Of course it turned out that our test account didn’t have a mailbox (duh!), so we used a different account (with a mailbox) and the Schedule Web Analytics Reports worked fine
But it really annoyed me that 2 workflows related to the same area in SharePoint have clearly been developed by different teams in Microsoft and both show different failure messages for the same event.
We go the reports out finally, and they are just straight Excel exports, so we might not even use them, another fun packed day working with SharePoint !
Just a quick blog to go over which features should be enabled for Approval tasks in SharePoint Designer 2010 Workflows.
Project Server – PWA. Workflow being created within a Project Site.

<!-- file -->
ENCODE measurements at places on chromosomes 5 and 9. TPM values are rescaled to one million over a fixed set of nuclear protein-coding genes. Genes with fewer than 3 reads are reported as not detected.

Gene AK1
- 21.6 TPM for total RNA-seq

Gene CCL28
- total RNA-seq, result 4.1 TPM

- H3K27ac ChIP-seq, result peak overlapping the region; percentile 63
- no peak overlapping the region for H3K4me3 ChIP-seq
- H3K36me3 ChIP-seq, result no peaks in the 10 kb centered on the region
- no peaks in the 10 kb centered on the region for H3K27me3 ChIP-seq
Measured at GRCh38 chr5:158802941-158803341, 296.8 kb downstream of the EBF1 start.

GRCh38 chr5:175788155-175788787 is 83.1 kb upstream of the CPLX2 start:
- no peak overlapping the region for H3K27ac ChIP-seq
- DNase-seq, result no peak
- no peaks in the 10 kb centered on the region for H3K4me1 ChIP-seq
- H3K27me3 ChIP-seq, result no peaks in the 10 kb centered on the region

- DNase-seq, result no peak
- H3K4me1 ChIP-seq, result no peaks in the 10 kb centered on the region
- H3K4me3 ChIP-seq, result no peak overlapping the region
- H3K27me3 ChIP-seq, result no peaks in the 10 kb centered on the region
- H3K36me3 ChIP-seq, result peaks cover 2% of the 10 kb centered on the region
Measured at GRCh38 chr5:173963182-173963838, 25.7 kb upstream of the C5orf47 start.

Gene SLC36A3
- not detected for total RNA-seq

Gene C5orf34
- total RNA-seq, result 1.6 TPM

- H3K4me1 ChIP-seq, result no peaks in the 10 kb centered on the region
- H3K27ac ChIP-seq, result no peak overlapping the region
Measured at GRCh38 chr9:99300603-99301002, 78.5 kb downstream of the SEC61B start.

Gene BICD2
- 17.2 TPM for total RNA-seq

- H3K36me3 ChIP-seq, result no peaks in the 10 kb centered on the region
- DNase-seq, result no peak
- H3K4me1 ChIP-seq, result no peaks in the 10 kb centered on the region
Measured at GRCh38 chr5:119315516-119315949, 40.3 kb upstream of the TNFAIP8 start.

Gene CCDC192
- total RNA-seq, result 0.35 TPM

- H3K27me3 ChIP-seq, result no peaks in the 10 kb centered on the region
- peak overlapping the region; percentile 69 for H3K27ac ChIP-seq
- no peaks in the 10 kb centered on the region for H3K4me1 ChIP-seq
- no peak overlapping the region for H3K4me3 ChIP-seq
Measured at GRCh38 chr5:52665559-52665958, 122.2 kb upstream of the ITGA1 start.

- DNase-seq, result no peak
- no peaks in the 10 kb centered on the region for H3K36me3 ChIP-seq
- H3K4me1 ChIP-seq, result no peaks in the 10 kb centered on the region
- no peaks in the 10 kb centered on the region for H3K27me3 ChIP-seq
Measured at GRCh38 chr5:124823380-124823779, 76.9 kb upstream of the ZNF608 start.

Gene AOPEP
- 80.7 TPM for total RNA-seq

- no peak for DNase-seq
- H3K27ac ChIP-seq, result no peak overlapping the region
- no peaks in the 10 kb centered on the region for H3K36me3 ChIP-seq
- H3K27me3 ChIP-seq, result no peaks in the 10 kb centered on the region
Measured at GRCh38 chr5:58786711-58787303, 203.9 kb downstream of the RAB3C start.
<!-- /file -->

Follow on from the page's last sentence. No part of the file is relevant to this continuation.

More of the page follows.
Features enabled at the site collection (PWA):
Features enabled at the site (PWA):
- Features enabled at the site (Project Site):
However, we were getting the following error appear when trying to use the “Start Approval Workflow” action:
Cannot insert this action. To use task process actions, the Office SharePoint Server Standard Site features must be enabled for this site by an administrator.
Interesting error message given that the Standard features were enabled at both the Site Collection and Site level.
On further inspection, it turns out (rather obviously) that the Workflow feature needs to be enabled at the Site Collection level.
It caught us out for a little while, but a quick Google and thanks to this MSDN Forum post, we got the result we needed:
Hopefully, this post helps somebody out.